by Emily Testerman
It's time you checked out A Voice in the Dark Volume 1 TP (APR140534) from Top Cow Productions! This ongoing series follows Zoey, a young woman whose urges to kill have only been magnified since she went away to college. Creator, Larime Taylor created this story drawing with his mouth due to Arthrogryposis, a congenital defect that leaves him with little use of his arms and legs. After successfully funding his Kickstarter campaign to create A Voice in the Dark, Taylor has firmly established himself in the comic-book world, and we took a few minutes to speak with him about his new ongoing project.
PREVIEWSworld: How did you come up with the premise for this book?
Larime Taylor: It was originally going to be a campy spoof of the 80s and 90s slasher genre, but took a serious turn early in development. I wanted to create a story that turned all the tropes and stereotypes on their heads. The first rule is that the character of color dies first, so Zoey - my character of color - was going to be the sole survivor. Then I thought about all the movies with the sole female survivor and wondered, what if she lives because she's the killer?
That's when it started becoming more serious, because I realized that I actually had this complex, compelling lead character in a silly, campy story. I decided to tone down the camp factor, though not all of it, there's plenty of surreal/absurd element still in there. The town, Cutter's Circle, being the serial murder capital of the world, the station Zoey does her show at being K.I.L.L., things like that. I kept the trope/stereotype supporting characters, like her roommates, but fleshed them out more.
Krista's the bubbly blonde sorority girl. Mona's the no-nonsense Latina. Ash is the edgy punk/goth. That's just surface, though. They're far more than what they first appear.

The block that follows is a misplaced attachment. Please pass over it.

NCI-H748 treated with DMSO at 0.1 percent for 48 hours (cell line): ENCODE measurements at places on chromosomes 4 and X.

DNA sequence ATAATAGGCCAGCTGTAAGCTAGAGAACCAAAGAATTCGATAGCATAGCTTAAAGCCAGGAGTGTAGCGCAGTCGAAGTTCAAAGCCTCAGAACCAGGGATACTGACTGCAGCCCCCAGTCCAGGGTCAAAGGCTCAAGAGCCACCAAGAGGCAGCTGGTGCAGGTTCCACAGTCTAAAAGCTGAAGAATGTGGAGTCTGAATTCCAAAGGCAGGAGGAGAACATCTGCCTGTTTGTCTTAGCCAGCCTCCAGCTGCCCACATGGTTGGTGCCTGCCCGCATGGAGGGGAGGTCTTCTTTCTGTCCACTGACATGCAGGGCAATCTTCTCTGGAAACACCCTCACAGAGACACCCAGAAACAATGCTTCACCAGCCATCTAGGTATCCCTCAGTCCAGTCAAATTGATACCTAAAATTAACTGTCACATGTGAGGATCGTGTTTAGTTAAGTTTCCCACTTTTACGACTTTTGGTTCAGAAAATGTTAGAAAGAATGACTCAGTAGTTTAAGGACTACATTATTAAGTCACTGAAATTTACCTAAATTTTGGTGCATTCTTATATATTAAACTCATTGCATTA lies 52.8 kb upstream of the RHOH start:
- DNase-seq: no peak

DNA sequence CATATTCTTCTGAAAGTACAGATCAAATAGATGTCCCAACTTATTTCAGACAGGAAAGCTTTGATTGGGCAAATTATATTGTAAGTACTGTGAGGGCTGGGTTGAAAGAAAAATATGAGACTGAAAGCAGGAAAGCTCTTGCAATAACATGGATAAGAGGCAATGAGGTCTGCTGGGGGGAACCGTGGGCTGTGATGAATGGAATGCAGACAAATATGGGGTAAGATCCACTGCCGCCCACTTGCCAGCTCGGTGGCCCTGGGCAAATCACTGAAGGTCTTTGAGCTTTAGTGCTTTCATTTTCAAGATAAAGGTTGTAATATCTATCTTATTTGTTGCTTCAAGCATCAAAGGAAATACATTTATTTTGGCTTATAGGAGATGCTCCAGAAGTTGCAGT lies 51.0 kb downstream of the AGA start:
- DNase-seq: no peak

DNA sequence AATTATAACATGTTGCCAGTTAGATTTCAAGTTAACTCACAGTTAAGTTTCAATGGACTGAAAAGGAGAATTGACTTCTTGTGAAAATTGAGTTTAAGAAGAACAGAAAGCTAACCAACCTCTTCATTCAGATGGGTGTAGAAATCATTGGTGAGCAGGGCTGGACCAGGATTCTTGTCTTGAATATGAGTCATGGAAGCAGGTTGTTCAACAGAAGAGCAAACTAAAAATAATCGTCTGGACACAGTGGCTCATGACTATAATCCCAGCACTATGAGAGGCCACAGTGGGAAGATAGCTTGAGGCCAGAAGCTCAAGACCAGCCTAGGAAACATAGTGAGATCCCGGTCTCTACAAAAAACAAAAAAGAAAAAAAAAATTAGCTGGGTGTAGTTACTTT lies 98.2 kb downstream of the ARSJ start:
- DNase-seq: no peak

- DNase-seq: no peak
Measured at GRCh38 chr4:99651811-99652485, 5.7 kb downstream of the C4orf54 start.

Another camp element I kept was the running gag of one character, a basketball player named Brock, being really tall, but instead of panning up I just keep cropping the panels at the female characters' heights, so his head is always off screen. It even turns to blocking his head with a menu, or just showing his torso and hands as he talks. You never see his head. It's silly, but there's kind of a point to it, too. I'm objectifying him the way women get handled in other comics. My book is all about the females, and he's just a headless man-body.
PREVIEWSworld: Who inspired you?
Taylor: Early influences would be Neil Gaiman, J. O'Barr, Terry Moore, and Los Bros Hernandez. I learned a lot about dialogue from novelist Steven Brust.
PREVIEWSworld: The universe you've created is so down-to-earth. It truly hits home. Did you know people like those in the series?
Taylor: Some, yeah. My characters all have pieces of me and bits of friends and family all mixed in. I find it easier to write characters I can relate to on some level, so every character has a little something from somewhere in my life.
PREVIEWSworld: What's your process like in creating the books? Do you come up with the images first then the words, or the other way around?
Taylor: I write the scripts first. I plot an arc, break down the story by issue, outline each issue, then write. After any editing I start shooting reference photos page by page. Most artists learn to draw by drawing themselves in the mirror, but being in a wheelchair I can't really do that. I have friends pose for me. I use them for the basic anatomy and posture, then draw everything by mouth on a Wacom Cintiq. I tone and letter the pages, too. It's a one-man operation, except for the colors on the covers. My wife Sylv colors my covers from #3 on.
PREVIEWSworld: When did you want to create comic books?
Taylor: Art and storytelling is really all I have. This is my only means of having a day job, so I guess that's the big reason. I'm tired of living in poverty on disability. Making comics is all I can really do.
PREVIEWSworld: Any other projects in the works?
Taylor: I'm developing a few as writer-only, but nothing that's been pitched and picked up yet. They're all in the early development stages.
PREVIEWSworld: What does the title mean?
Taylor: It's a play on her show title, Voices in the Dark. It represents that dark killer instinct she has inside her, that part of her she's trying to come to terms with.
PREVIEWSworld: As George RR Martin, said, "You know, I've always considered women to be people," when he was asked about "writing women." A Voice in the Dark has strong feminine tones - were you aware you 'write women well'? I think it can really attract a female demographic - was this your intention?
Taylor: Not so much an intention, but yeah, I'd like to bring more diversity to comics. I'm very humbled when women tell me that I write women well. I agree with Mr. Martin, when I create a character I create a personality first, a person. Then I figure out what gender they are.
When the gender is your starting point, you're taking so many options off the table because we think of men like 'this' and women like 'that'. Make them a person.